In addition to the amplitudes, a systematic phase difference among the three products is shown in Fig. 7. The seasonal deformation in this area is the result of the aforementioned signals of HYDL, NTAL, and NTOL, which we referred to as Shydl, Sntal, and Sntol, respectively, in this section. Because the NTOL is faint, we combined the signals of NTAL and NTOL and marked it as Sa&o in the following content. The seasonal loading deformation in this area was the superposition of Shydl and Sa&o, as shown in Fig. 8b. If Shydl is underestimated (e.g., leakage-out error in GRACE and unmolded components in SLM) or overestimated (e.g., GPS processing errors) when the two annual signals are superimposed, the amplitude of the synthesized signal will be weakened or amplified, respectively, and the phase will change at the same time. We simulated the two signals using a sine function, and set the amplitude (Aa&o) and peak (\(\varphi _{{{\text{a}}\& {\text{o}}}}\)) of Sa&o as 2.8 mm and the 172nd day, and set the peak of Shydl on the 84th day (these parameters were estimated by GRACE and SLM, as shown in “Results”). Then, we set the amplitude of Shydl to 5.2 mm (to simulate SLM), 6.5 mm (to simulate GRACE), and 9.4 mm (to simulate GPS), and combined them with Sa&o to obtain the superimposed signal (Stotal), as shown in Fig. 8c. The results show that the phase delays between GPSsimu/GRACEsimu, GPSsimu/SLMsimu, and GRACEsimu/SLMsimu were 8, 14, and 5 days, respectively. This indicates that approximately 50% (8/16 days), 64% (14/22 days), and 83% (5/6 days) phase difference between GPS/GRACE, GPS/SLM, and GRACE/SLM are caused by the underestimation or overestimation of Shydl. The remaining unexplained difference may be caused by the effects of local loading, the thermal expansion of the crust, and the error in the data processing.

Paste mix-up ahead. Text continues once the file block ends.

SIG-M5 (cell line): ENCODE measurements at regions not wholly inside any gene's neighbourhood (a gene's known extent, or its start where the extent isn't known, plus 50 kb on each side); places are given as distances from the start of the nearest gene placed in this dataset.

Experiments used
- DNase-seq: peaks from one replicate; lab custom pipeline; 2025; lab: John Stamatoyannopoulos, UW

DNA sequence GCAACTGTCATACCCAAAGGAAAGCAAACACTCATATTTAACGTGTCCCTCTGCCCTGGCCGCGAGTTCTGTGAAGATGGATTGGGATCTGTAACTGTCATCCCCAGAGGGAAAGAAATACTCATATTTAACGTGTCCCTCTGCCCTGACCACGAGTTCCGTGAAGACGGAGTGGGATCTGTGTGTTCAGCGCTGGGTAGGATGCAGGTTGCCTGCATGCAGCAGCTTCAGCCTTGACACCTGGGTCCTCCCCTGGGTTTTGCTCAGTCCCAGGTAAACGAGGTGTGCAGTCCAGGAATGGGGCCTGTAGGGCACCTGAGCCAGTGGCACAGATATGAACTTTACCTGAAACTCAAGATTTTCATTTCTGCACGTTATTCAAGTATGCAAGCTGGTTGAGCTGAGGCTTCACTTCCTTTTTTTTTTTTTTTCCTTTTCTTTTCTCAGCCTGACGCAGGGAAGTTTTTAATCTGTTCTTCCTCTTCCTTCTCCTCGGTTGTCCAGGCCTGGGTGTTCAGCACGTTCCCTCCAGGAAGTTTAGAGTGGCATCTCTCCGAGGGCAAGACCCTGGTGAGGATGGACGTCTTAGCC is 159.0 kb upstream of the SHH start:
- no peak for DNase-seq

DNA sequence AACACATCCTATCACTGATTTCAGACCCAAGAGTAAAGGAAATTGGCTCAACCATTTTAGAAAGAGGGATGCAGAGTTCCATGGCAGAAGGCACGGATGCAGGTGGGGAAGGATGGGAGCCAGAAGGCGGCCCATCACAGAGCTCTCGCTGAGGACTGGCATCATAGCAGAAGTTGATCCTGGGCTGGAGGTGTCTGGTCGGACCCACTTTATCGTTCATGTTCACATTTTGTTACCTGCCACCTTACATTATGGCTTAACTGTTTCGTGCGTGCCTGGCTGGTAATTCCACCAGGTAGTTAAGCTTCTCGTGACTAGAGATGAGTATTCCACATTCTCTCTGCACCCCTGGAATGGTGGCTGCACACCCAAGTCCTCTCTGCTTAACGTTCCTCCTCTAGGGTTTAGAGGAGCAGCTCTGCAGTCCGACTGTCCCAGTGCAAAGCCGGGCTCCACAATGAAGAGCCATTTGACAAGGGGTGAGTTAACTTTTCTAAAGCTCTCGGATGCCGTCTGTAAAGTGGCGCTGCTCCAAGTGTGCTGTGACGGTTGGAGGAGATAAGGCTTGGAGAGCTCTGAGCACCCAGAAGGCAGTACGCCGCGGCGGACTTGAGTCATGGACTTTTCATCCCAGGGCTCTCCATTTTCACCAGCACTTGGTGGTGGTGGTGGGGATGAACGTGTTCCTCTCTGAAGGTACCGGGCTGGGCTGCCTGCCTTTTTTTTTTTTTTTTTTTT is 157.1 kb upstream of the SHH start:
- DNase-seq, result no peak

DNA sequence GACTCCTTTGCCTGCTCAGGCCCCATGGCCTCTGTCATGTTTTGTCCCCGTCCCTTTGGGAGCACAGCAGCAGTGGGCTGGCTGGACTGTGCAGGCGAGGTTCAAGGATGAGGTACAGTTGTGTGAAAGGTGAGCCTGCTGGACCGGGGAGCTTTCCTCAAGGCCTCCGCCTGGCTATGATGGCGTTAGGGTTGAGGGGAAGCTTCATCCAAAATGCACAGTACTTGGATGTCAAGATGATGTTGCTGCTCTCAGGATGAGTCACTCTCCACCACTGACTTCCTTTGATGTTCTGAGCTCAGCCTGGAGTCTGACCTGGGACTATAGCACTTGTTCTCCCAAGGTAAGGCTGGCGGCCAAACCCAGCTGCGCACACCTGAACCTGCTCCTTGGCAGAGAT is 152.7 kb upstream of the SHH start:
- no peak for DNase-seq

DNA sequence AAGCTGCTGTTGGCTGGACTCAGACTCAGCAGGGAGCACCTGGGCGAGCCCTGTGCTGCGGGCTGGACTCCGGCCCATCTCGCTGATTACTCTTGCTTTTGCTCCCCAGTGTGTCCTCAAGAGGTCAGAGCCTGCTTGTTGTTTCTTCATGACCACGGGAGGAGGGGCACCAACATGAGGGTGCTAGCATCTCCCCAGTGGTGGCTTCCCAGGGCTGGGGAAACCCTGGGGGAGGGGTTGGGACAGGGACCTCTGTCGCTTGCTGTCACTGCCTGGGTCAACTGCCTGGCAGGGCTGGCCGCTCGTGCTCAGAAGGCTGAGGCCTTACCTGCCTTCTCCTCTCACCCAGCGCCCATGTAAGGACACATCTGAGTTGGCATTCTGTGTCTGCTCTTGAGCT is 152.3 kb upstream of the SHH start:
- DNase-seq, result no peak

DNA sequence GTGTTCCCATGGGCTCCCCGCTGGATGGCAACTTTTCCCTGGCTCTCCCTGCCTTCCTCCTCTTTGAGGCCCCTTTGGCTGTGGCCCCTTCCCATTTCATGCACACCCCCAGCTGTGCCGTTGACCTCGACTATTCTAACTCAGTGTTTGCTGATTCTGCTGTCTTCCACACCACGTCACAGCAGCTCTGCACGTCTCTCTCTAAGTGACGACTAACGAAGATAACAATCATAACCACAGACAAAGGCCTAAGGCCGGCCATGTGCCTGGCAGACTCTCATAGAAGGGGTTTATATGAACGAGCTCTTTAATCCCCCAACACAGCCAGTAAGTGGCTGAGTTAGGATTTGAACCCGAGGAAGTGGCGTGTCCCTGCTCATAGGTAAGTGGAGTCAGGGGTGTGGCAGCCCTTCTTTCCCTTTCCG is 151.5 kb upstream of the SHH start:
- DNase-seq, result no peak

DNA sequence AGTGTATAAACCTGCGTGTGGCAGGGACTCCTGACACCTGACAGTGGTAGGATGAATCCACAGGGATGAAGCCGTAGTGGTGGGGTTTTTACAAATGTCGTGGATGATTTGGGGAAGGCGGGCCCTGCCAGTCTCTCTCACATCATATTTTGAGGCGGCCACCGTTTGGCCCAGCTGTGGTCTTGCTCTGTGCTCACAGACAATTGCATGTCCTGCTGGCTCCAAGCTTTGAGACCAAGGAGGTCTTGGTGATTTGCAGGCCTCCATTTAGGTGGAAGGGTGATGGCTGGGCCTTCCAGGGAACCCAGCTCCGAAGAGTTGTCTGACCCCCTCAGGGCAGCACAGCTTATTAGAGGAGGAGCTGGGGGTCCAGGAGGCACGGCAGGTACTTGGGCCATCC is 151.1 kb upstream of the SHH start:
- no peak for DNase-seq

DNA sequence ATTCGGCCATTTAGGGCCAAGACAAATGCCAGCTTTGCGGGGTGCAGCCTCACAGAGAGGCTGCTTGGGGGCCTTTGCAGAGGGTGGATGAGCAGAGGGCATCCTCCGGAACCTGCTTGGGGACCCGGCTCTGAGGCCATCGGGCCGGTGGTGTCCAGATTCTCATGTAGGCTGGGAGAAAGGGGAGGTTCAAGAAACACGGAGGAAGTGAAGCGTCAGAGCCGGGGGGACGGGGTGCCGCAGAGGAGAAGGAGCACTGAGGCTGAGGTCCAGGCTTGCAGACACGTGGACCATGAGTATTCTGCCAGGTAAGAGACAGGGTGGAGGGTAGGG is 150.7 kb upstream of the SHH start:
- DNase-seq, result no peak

Long-term crustal movement in Southwest China

As an elastic body, variations in the surface loading cause crustal deformation, primarily in the radial direction (Yan et al. 2019). Owing to the environmental mass redistribution (including hydrology and atmosphere), the vertical deformation in Southwest China tends to exhibit a downward tendency in addition to seasonal oscillation. Figure 9a shows the long-term surface mass changes and the resulting deformation estimated by GRACE from 2010 to 2020. In particular, we did not consider the impact of glacial isostatic adjustment in data processing, as Pan et al. (2016) and He et al. (2017) (including their citations) show that the correction model in this region is still controversial, owing to insufficient space geodetic data to restrain it. We assumed that other nontectonic geophysical factors (e.g., polar motion (King and Watson 2014), mantle anelasticity (Ding and Chao 2017)) did not influence loading deformation. Figure 9a shows that, in the study area, except for the northwest, the material in other regions increased at a rate of approximately 5–20 mm/year (in equivalent water height), with a peak increment in the eastern part of Sichuan. Furthermore, long-term vertical loading deformation rates at 41 GPS stations were estimated with the deformation time series acquired by GRACE. The rate ranges from − 0.79 to + 0.1 mm/year, with an average of − 0.58 mm/year, indicating that most areas were under subsidence due to the increased mass loading (Fig. 9a, white vector).